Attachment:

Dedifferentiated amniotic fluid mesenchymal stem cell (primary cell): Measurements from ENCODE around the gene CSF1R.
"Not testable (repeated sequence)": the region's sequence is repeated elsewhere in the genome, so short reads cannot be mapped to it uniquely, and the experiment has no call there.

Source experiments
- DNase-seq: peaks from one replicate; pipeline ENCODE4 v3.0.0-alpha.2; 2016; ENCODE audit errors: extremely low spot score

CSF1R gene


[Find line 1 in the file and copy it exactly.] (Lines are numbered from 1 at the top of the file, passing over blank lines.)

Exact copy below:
Dedifferentiated amniotic fluid mesenchymal stem cell (primary cell): Measurements from ENCODE around the gene CSF1R.